Coffee House

Can the Tory party locate its secret weapon?

4 September 2014

9:32 PM

4 September 2014

9:32 PM

It used to be said that loyalty was the Tory party’s secret weapon. But this supposed strength hasn’t been very apparent in recent years. Indeed, at times, it seems that the Tory party hasn’t quite recovered from the demons unleashed by Margaret Thatcher’s ouster twenty-odd years ago.   Douglas Carswell’s defection means that Westminster, when it is not panicking about the Scottish referendum, is chuntering about whether his move to Ukip is the harbinger of a bigger Tory split to come, one that The Spectator explores this week.

Worryingly for the Tory loyalists, there are people on all sides of the party are preparing for this fight.  As one Tory MP tells me, ‘It has that civil war quality to it: people just want to harm the other side.’’   There is plenty of blame to go round for this situation. David Cameron didn’t cause this split on the right. But he hasn’t helped heal it either. His own party and personnel management has also been lacking. As even one loyalist remarks, Cameron ‘has put himself at risk of ‘suffering death from a thousand slights’. While those on the right who say there is little difference between Cameron and Miliband are being wilfully blind.   But if the Tory party indulges in several months of introspection, it will lose the next election. The electorate does not like divided parties and if the Tories are talking to themselves while Labour are trying to talk to the public, they’ll only be one winner in 2o15.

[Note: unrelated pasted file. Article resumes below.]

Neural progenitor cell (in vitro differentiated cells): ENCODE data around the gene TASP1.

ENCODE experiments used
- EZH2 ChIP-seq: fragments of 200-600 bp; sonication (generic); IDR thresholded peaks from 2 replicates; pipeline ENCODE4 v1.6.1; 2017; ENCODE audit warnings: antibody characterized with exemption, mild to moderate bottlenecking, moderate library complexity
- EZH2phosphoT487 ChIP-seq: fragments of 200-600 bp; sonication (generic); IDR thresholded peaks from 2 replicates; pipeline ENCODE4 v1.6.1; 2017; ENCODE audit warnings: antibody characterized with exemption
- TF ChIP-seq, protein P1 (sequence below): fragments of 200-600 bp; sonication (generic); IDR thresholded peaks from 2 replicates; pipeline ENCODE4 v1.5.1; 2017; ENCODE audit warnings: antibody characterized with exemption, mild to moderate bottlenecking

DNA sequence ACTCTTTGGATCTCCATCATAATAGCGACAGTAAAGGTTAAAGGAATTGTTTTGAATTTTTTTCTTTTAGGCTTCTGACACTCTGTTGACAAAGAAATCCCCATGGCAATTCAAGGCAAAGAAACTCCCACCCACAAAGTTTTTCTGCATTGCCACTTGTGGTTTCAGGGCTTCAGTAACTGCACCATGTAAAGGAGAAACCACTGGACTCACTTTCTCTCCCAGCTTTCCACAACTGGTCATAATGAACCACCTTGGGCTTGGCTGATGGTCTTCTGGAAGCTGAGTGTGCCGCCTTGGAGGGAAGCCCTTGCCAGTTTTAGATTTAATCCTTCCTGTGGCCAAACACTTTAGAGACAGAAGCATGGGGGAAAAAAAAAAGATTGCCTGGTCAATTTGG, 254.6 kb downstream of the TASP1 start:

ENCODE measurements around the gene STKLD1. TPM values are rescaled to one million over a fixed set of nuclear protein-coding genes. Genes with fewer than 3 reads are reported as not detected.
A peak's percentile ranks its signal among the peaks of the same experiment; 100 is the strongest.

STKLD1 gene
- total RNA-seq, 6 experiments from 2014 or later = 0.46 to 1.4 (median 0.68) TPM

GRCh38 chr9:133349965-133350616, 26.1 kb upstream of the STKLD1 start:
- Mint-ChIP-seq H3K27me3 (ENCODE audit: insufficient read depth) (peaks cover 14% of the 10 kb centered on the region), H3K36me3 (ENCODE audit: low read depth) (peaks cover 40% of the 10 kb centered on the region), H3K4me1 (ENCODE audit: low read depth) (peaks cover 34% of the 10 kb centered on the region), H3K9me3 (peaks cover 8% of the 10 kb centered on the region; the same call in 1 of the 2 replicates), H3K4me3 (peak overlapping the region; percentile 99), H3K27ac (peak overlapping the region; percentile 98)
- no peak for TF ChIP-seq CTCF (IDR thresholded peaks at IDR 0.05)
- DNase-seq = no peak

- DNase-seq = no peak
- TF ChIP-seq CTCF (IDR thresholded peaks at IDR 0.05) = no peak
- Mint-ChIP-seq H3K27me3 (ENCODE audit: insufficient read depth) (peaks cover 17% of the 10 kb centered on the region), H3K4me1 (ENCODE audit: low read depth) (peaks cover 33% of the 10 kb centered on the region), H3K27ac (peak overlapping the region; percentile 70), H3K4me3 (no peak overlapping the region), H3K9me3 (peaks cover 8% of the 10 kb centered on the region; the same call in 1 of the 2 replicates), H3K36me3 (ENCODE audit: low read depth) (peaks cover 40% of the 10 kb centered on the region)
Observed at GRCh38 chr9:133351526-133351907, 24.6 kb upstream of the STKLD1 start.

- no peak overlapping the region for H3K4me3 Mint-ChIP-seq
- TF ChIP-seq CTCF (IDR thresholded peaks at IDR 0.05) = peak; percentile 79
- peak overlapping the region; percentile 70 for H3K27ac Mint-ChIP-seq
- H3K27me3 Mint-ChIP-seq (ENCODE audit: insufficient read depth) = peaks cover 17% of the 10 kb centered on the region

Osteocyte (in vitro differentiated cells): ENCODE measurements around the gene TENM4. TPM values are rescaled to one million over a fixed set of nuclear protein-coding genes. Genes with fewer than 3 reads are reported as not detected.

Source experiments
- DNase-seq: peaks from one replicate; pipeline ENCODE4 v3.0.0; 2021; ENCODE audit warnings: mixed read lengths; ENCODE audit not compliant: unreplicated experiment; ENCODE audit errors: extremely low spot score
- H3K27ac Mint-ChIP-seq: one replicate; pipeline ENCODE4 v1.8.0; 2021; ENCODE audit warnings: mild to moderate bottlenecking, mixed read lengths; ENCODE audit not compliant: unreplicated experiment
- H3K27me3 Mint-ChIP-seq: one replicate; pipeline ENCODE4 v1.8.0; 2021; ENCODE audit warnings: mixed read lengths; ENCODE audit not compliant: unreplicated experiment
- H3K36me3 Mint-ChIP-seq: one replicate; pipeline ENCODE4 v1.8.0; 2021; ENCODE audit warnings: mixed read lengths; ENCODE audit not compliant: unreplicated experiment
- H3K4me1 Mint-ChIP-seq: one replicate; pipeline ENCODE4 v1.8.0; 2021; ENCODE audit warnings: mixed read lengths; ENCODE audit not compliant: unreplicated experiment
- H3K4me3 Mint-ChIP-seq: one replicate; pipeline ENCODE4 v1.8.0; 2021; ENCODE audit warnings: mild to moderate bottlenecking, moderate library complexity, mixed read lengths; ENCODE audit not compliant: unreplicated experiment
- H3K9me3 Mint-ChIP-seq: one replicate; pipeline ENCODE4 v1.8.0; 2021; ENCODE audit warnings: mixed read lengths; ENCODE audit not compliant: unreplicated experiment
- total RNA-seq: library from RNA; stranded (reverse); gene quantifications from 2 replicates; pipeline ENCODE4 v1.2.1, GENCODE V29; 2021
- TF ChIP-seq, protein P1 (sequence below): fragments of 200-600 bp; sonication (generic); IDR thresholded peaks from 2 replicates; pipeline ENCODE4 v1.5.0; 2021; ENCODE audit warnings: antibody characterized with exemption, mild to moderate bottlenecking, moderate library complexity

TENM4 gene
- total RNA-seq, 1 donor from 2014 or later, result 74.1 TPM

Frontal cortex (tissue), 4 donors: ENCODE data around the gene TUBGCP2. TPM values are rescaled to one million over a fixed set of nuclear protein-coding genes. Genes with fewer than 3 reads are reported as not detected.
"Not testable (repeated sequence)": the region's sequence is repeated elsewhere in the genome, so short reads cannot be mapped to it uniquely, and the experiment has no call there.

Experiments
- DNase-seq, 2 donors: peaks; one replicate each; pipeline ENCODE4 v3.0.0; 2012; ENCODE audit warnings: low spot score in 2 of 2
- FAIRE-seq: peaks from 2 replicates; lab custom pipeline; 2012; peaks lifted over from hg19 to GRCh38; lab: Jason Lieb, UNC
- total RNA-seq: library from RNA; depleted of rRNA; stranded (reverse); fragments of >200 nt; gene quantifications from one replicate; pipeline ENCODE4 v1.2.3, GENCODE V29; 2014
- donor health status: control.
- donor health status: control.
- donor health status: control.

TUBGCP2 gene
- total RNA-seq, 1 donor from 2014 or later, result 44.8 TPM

Subscribe to The Spectator today for a quality of argument not found in any other publication. Get more Spectator for less – just £12 for 12 issues.


Show comments
  • OhJohnnie

    Yeah, people are brain dead because the Daily Telegraph comment facility is no longer .. Punishment at what cost?

  • Andrew Cole

    An article from 2014? On the front page? Have we run out of articles?

  • richard1949

    Can rhe toy Party locate it’s secret weapon, is that the same as findng a woman’s g-spot ?

  • John Carins

    The Tories are doomed. They are a mirror image of Labour but for different reasons. Cameron and his cronies are not conservative and they believe that sovereignty is an “illusion”. How have we ended up with such a weak pathetic government? They continue to manage decline and are not prepared to be brave.

  • thomas_paine2

    L E A V E>>>>>>>>>>>>>>>>>>Thursday 23rd June : your local polling station : 07:00 a:m<<<<<<<<<<<<<<<<<<<<<<<<

  • The Masked Marvel